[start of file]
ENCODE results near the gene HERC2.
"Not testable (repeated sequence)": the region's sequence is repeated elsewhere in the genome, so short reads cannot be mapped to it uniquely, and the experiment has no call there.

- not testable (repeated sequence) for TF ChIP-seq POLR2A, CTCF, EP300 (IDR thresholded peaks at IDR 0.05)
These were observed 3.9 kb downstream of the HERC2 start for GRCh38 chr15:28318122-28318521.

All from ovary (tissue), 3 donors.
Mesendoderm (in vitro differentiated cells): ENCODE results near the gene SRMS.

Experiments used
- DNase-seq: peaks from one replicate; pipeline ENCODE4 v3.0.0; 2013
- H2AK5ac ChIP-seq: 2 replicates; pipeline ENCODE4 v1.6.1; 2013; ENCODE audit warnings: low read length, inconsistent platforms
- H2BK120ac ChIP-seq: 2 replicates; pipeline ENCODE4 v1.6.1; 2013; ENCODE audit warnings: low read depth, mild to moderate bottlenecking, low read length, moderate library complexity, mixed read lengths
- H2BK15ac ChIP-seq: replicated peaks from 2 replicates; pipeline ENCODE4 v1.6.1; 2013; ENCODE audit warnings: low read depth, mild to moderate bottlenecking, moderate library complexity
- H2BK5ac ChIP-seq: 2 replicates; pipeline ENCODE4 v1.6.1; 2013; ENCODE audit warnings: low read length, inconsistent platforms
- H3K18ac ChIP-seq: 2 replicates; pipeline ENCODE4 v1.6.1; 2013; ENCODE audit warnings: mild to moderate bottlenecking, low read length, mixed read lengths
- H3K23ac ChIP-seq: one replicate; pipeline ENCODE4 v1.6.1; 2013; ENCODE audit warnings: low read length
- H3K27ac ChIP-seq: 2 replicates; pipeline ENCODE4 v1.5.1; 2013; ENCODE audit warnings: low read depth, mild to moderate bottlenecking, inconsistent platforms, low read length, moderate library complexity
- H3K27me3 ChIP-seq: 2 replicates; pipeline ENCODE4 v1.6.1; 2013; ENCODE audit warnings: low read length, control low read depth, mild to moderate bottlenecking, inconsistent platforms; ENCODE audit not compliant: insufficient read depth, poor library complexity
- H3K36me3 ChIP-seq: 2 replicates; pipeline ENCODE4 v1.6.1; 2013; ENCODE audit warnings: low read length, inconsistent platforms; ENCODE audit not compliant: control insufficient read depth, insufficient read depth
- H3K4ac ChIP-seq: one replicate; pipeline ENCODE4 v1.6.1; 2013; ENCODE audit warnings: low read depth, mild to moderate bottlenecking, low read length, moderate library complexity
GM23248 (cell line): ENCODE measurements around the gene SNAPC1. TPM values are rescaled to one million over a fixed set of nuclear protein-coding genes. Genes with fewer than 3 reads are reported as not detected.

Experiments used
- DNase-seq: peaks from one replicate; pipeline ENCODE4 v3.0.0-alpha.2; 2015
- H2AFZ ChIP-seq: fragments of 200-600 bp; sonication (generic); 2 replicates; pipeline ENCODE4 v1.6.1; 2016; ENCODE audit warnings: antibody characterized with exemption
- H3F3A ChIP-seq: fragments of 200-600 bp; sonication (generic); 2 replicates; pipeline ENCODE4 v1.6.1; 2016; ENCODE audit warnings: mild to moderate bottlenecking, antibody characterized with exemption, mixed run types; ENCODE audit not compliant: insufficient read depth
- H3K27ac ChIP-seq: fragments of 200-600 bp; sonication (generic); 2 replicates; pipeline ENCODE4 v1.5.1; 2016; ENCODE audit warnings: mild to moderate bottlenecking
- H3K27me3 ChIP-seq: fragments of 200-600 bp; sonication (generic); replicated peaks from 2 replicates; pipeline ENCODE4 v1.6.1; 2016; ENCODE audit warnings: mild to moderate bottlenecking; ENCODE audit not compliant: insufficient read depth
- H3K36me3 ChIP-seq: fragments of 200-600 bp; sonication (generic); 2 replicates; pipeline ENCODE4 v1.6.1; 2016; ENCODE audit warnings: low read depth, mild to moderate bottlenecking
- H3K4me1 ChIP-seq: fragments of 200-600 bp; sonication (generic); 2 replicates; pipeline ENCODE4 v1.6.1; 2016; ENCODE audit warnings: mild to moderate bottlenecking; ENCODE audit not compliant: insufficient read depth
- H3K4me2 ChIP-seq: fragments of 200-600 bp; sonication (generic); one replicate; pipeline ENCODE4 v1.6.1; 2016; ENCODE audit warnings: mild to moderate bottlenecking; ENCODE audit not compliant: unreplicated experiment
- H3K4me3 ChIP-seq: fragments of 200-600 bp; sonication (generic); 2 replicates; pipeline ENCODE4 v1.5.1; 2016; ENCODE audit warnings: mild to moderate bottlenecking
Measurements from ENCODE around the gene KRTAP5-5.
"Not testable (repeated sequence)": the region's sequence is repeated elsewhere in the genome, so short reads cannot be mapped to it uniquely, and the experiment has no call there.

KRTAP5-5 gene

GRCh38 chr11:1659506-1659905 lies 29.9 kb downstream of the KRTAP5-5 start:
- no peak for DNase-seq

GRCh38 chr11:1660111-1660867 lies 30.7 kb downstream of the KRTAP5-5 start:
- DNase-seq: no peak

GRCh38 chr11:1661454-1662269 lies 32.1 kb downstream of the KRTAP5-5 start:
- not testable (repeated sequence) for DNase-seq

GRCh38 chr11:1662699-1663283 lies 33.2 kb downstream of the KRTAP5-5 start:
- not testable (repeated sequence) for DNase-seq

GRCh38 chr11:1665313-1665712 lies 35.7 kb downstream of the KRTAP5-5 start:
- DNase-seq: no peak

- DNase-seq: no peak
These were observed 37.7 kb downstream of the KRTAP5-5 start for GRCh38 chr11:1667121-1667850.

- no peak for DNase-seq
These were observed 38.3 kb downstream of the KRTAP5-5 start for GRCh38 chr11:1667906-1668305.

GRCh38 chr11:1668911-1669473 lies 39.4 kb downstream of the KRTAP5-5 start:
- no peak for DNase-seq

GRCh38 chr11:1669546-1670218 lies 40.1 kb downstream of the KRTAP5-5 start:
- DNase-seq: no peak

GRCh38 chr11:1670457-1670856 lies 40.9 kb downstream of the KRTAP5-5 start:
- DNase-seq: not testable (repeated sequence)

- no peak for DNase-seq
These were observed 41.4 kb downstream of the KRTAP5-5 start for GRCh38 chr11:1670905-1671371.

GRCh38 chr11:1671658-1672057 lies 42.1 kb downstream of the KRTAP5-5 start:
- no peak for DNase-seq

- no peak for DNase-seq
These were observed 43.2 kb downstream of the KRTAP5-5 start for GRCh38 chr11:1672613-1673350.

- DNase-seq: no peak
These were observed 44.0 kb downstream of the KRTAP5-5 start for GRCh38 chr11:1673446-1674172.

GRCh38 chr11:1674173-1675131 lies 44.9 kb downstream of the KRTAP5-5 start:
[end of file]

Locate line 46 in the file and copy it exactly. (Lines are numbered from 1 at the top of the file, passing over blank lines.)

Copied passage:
These were observed 38.3 kb downstream of the KRTAP5-5 start for GRCh38 chr11:1667906-1668305.